TrialWatch exposes injustice, helps to free those unjustly detained, and promotes the rule of law around the world. TrialWatch monitors criminal trials globally against those who are most vulnerable — including journalists, protesters, women, LGBTQ+ persons and minorities — and advocates for the rights of the unfairly convicted.
Over time, TrialWatch will use the data it gathers to publish a Global Justice Ranking exposing countries’ performance and use it to support advocacy for systemic change.
Many of the most significant political moves worldwide are playing out in the courts and it is vital we know what’s taking place in courtrooms around the world, data which is not generally available. As the only comprehensive, global program monitoring trials for injustice, and active in over 35 countries, TrialWatch is filling this gap.
We do this by sending monitors into courtrooms to document everything about a case – including whether someone has access to a lawyer and if the judge seems biased. When an injustice occurs, we will carry out or fund legal advocacy in regional or international forums to try to right the wrongs we have witnessed, or to bring attention to them on a global scale.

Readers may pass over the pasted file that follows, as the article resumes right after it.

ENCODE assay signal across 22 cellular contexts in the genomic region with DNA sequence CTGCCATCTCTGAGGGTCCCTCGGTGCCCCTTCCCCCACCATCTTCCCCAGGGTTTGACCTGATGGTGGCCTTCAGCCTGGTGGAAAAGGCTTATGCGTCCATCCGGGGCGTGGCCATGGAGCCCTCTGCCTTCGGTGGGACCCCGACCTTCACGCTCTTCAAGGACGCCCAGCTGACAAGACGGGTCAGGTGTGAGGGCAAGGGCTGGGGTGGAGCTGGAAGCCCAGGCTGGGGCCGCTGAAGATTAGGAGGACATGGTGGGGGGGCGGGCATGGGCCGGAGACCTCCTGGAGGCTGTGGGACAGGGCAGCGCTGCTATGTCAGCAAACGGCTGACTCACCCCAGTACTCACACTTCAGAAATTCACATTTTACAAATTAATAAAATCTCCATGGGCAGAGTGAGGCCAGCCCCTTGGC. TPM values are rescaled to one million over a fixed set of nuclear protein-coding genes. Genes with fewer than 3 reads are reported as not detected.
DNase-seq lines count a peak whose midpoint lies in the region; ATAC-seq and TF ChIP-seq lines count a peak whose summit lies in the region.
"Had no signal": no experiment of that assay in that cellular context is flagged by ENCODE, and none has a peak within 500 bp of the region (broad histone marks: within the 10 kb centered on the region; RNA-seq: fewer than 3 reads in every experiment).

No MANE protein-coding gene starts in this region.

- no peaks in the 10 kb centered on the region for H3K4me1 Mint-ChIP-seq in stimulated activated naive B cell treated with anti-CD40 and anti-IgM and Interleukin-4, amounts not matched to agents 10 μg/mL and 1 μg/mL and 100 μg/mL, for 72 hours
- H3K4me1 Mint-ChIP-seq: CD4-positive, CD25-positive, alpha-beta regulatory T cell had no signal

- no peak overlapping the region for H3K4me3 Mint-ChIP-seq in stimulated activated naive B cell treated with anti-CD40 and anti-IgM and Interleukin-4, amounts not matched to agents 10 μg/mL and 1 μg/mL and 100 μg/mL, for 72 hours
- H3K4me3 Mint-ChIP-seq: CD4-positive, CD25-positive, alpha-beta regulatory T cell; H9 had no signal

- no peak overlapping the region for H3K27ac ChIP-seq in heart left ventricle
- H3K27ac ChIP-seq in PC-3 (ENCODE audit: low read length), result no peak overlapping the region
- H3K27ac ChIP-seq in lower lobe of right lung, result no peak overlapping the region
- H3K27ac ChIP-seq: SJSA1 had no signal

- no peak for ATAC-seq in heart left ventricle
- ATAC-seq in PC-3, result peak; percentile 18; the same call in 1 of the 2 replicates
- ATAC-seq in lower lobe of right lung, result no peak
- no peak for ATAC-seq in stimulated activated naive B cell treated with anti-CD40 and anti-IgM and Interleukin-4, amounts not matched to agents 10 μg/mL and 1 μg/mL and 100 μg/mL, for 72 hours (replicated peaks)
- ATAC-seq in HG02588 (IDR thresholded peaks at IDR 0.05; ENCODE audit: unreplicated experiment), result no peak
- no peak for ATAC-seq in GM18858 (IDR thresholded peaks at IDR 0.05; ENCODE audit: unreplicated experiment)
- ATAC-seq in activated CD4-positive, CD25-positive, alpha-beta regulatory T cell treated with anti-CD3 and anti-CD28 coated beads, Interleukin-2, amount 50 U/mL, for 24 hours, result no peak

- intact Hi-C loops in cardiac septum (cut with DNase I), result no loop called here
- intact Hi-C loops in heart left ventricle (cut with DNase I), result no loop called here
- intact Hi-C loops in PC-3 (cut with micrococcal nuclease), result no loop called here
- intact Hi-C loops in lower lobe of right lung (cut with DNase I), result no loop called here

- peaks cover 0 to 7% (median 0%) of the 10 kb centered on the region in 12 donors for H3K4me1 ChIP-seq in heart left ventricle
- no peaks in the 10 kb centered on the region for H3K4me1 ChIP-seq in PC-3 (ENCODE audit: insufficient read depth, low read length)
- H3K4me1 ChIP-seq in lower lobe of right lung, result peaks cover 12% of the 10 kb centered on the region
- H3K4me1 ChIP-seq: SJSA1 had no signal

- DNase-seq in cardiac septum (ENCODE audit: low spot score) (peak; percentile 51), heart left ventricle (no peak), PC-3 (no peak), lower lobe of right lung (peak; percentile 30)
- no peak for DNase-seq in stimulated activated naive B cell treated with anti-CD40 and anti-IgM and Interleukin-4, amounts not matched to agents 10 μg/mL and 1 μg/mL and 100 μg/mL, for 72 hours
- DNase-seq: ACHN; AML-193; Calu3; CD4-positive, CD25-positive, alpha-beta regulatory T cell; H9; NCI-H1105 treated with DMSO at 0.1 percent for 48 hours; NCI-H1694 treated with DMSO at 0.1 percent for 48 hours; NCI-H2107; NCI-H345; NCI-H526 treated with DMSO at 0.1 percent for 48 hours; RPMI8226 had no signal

My case was immediately elevated. And the prosecutors . . . the magistrate . . . they should have been on alert to know that someone else other than themselves was monitoring the process and going to give a grade.Ugandan women’s rights activist Stella Nyanzi
TrialWatch is the first initiative of its kind.
Since our launch in April 2019, TrialWatch has already monitored trials in more than 35 countries and in every region of the world. From intervening before domestic courts of appeal in Belarus, Kyrgyzstan, and Kazakhstan to taking cases to the UN Working Group on Arbitrary Detention and the UN Committee on the Elimination of Discrimination Against Women to supporting critical litigation before the Inter-American Court of Human Rights, TrialWatch has become an active voice in the fight to make the word “justice” apply to everyone.
Through my experience, I think that TrialWatch is important because it documented all events and exposed human rights violations, and this is important for political detainees who are released from prison with nothing BUT their dignity.Moroccan Journalist Hajar Raissouni
TrialWatch’s work involves three main stages: monitoring, evaluation, and advocacy. Each of these plays a part in preventing or remedying abuses: